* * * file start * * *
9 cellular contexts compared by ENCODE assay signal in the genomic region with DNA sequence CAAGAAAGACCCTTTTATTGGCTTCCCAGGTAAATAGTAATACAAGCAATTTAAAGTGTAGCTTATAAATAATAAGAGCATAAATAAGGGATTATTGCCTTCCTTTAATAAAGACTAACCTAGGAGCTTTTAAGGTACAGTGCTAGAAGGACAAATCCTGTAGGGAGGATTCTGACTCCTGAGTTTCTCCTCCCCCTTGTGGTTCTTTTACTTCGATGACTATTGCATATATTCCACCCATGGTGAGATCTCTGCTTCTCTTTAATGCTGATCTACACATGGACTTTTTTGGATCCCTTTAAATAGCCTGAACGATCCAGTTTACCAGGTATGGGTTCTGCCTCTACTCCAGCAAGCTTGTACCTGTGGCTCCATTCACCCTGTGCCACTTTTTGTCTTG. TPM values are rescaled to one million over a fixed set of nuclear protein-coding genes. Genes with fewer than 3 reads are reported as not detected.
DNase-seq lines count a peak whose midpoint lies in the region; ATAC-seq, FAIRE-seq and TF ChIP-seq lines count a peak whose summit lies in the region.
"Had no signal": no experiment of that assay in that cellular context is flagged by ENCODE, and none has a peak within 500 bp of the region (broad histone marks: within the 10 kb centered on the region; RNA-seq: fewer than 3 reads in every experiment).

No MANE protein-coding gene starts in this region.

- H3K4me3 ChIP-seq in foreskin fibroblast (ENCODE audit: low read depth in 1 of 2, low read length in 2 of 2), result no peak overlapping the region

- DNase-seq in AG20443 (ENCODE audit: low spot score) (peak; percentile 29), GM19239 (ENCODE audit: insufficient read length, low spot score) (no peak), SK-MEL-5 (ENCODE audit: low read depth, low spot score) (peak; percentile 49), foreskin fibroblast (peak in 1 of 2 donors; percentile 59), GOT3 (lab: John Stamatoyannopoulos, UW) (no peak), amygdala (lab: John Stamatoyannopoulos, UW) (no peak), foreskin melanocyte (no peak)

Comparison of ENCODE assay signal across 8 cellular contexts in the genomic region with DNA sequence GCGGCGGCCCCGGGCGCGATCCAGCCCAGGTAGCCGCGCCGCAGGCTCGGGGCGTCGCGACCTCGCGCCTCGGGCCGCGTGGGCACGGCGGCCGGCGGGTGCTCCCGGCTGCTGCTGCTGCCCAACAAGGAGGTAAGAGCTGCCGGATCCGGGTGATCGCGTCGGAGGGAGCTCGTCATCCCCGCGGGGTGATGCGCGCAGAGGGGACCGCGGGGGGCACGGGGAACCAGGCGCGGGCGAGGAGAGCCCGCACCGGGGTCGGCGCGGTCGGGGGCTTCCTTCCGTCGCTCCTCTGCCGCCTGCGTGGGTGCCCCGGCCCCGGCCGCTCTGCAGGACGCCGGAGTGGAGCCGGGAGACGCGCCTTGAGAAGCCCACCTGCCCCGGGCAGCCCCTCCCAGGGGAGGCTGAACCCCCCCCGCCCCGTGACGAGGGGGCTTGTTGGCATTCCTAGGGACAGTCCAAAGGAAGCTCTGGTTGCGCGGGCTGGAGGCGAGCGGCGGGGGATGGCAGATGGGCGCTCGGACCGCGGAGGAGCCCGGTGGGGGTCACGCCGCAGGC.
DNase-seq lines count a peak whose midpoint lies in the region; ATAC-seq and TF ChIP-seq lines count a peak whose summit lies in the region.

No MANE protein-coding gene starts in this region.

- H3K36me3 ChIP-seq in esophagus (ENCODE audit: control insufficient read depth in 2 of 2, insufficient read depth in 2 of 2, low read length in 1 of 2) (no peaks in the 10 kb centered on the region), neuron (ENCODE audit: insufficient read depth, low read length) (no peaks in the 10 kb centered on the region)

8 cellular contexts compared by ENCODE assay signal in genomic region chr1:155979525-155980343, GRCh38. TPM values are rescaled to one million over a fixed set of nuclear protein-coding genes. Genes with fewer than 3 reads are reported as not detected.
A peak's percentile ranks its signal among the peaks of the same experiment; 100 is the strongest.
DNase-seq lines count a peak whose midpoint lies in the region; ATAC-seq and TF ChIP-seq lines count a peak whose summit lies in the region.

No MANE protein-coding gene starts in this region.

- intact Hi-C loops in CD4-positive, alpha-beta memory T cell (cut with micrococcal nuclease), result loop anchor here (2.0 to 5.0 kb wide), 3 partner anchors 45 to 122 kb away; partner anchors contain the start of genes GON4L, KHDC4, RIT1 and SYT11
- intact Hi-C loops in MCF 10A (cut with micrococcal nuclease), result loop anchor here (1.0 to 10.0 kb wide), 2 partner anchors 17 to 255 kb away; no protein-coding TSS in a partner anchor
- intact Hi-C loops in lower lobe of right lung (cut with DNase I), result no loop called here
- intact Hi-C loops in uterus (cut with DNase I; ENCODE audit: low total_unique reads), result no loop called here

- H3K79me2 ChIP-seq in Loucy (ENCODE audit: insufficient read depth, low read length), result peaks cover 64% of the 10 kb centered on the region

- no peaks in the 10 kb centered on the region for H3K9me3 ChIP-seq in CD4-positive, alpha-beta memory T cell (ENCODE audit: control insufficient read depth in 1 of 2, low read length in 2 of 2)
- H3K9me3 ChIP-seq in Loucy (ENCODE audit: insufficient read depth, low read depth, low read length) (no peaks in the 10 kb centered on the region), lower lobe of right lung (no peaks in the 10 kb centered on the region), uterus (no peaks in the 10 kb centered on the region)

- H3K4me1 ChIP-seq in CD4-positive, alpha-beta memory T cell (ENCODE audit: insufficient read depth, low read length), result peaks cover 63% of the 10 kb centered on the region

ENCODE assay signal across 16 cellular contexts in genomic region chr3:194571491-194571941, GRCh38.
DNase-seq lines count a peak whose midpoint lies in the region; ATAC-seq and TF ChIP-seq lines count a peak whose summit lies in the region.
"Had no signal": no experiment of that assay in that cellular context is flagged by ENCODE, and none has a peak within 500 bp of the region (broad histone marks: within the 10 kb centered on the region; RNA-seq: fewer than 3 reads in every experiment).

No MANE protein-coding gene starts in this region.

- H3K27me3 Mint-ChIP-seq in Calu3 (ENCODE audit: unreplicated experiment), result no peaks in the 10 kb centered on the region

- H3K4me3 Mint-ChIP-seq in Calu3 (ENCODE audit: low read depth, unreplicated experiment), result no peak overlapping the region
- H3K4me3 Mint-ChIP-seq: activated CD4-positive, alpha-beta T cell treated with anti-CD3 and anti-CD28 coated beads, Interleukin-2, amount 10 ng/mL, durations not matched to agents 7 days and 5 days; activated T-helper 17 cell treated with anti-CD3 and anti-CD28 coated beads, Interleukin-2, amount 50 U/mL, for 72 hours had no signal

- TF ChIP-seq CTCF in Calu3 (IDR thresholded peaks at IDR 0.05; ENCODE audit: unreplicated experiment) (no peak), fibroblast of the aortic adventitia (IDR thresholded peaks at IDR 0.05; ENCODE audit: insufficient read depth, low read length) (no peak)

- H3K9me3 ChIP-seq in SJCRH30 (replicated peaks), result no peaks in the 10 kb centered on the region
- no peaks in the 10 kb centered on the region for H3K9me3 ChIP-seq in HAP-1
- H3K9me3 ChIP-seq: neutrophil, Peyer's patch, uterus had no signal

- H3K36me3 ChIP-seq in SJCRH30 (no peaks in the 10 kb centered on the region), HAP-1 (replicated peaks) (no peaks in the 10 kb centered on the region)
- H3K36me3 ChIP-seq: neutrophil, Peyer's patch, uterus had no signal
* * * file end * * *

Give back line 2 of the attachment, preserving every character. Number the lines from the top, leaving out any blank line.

DNase-seq lines count a peak whose midpoint lies in the region; ATAC-seq, FAIRE-seq and TF ChIP-seq lines count a peak whose summit lies in the region.